An average day as a Zicam engineer?
There is no average day!
I’ve now been at Zicam Security just over a year and it’s going really well. I think the entire engineering team has a sense of pride about both the company we work for and the work we do. Zicam has set the standards so high it’s on another level to other companies in our industry, but that’s what makes us want to do our best for each customer.
Literally, each day is different. I feel that I’m developing my skills with every job I go to, and my role is diverse which keeps me interested and allows me to expand my knowledge. I can go from one day fault finding on a customer’s premises to the day after installing commercial door access in a completely different location, and then on to servicing a number of sites in one day.
Matching skills to the job
I seem to have landed the role of fault-finding, which I’m really pleased about. It means that I’m dealing with different sites and different problems all the time that, of course, all need their own solutions. I see those challenges as personal development; I have to go in blind, probably not knowing the site, and my task is to locate the fault and find a solution for it – it keeps me on my toes.
Systematic search for solutions
The commercial and business security systems we install are now so sophisticated that I have to have a really methodical and systematic approach to fault finding. Most sites have been upgraded from analogue to IP networked systems so the tool I probably use most is my laptop. I can plug into the switches and dial into the cameras to find out if the fault is with the camera or the switch itself, or if it’s the link back to the main server. There’s a lot involved and the faults can get quite complicated on occasion, but that’s where the job satisfaction comes in – when I can leave a site with the security system running as it should then it’s a job well done.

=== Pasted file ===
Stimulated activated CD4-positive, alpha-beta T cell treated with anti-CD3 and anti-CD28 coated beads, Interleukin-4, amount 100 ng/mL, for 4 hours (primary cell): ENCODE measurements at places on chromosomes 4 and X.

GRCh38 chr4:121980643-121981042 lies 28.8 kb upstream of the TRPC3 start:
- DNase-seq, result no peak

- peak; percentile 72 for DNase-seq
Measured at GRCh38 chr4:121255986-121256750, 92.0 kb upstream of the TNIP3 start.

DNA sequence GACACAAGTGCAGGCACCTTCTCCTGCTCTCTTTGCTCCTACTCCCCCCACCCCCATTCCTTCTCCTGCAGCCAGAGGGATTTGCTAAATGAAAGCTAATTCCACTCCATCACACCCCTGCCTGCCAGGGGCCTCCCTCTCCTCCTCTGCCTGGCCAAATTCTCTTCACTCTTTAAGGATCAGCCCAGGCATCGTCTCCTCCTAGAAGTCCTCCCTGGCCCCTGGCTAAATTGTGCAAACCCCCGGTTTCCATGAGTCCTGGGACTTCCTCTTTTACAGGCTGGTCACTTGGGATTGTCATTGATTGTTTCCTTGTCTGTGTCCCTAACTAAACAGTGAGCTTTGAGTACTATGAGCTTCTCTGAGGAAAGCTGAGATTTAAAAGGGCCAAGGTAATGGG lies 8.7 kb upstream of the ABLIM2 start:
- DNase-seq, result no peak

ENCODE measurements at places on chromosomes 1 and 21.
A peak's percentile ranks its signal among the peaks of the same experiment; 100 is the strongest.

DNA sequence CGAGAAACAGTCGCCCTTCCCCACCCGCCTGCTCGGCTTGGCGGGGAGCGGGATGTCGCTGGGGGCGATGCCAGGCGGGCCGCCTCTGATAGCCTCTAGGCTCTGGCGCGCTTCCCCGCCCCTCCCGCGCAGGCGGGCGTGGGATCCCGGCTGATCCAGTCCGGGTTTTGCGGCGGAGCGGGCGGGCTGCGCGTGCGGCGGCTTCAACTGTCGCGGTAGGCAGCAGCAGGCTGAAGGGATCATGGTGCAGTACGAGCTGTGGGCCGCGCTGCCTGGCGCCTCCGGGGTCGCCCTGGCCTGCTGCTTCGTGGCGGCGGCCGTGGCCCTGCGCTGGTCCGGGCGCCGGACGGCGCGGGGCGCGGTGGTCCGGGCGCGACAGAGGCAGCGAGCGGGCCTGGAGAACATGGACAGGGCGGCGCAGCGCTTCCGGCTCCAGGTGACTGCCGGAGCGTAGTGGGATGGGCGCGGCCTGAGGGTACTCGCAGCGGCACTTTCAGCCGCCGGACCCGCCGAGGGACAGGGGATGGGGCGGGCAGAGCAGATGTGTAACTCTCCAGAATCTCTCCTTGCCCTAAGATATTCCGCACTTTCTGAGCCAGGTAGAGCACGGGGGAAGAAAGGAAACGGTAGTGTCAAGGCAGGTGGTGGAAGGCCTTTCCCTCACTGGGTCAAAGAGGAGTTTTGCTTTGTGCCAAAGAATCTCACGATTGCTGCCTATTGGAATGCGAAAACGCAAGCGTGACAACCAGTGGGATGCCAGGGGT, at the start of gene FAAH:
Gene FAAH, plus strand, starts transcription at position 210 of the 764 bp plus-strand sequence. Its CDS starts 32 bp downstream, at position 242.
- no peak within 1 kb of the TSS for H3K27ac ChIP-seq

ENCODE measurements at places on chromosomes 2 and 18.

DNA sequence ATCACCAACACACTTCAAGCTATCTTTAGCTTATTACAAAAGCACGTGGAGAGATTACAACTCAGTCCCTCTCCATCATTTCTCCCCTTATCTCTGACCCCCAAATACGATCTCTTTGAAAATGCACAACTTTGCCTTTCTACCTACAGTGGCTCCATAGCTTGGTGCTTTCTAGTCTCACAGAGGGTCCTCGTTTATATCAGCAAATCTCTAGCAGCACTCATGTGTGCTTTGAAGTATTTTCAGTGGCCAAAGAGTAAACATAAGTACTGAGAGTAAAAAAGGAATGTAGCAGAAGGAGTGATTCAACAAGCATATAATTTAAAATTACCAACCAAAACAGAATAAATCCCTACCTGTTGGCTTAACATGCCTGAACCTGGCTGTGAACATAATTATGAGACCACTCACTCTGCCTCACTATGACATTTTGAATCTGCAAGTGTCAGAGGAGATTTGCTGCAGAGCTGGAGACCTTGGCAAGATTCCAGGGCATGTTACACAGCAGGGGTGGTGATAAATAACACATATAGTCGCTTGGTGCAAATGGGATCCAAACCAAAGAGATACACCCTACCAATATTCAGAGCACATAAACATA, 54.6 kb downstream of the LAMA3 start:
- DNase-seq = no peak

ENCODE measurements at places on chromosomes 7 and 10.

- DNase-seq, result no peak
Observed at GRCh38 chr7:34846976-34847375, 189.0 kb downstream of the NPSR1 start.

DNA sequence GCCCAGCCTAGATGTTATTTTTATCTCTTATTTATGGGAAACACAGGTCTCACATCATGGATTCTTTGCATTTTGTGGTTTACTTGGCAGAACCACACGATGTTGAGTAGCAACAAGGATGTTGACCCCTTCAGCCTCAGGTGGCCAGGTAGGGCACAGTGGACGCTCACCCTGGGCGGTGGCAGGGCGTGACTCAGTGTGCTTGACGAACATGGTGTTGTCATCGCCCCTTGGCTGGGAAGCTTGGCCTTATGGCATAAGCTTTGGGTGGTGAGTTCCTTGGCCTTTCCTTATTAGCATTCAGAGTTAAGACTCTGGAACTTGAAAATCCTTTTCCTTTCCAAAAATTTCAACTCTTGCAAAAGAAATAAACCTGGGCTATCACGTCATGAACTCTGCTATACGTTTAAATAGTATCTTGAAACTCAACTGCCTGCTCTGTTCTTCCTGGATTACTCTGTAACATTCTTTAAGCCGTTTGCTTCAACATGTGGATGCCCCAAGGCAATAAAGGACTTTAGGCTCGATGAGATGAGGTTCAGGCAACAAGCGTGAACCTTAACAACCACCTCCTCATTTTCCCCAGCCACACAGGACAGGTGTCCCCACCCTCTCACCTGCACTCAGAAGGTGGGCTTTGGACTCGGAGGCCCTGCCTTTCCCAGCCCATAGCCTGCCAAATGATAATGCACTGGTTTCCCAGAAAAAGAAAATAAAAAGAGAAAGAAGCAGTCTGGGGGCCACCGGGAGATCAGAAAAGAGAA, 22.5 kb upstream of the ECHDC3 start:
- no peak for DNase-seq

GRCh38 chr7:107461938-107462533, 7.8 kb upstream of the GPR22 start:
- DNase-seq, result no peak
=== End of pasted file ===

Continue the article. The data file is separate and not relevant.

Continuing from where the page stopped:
As long as the process is broken down into logical sections then I’ll be able to find the fault. I pride myself on doing a thorough job and if that means going back the next day then that’s what I’ll do – at the end of the day I want the system to be working as it should and the customer to be happy. I think I’m probably a bit of a perfectionist in that regard!
The big installs
When I do go onto a big install it might take two weeks to complete or up to a month in some cases. It all depends on the complexity of the job and the size of the site. We would normally have a team leader and a few engineers and the lead assigns tasks according to the job specification and plan. It’s good to work on an install as opposed to fault-finding for a change, although the only problem with a big job is there’s likely to be other contractors on site and if they get delayed then it can have a knock on effect for what we do. You can’t control everything – but you can prepare and make sure ready to go when they hand over.
Mentoring the next generation
Zicam has recently taken on apprentices who have been going out on jobs with the experienced engineers. I quite enjoy the mentoring aspect and the apprentice we have really want to learn which makes a big difference; it makes it easier for me to show them what I’m doing and why. When you have someone with you who’s learning from watching, it really makes you think about how you explain it. We’re an experienced team and sometimes you just do a task automatically, so having to explain it makes you think more about it. It’s interesting to have them with us – it’s good to know that we’re contributing to their career and training skilled engineers for Zicam’s future.
Shawn Bonner, Engineer, Zicam Integrated Security Limited.
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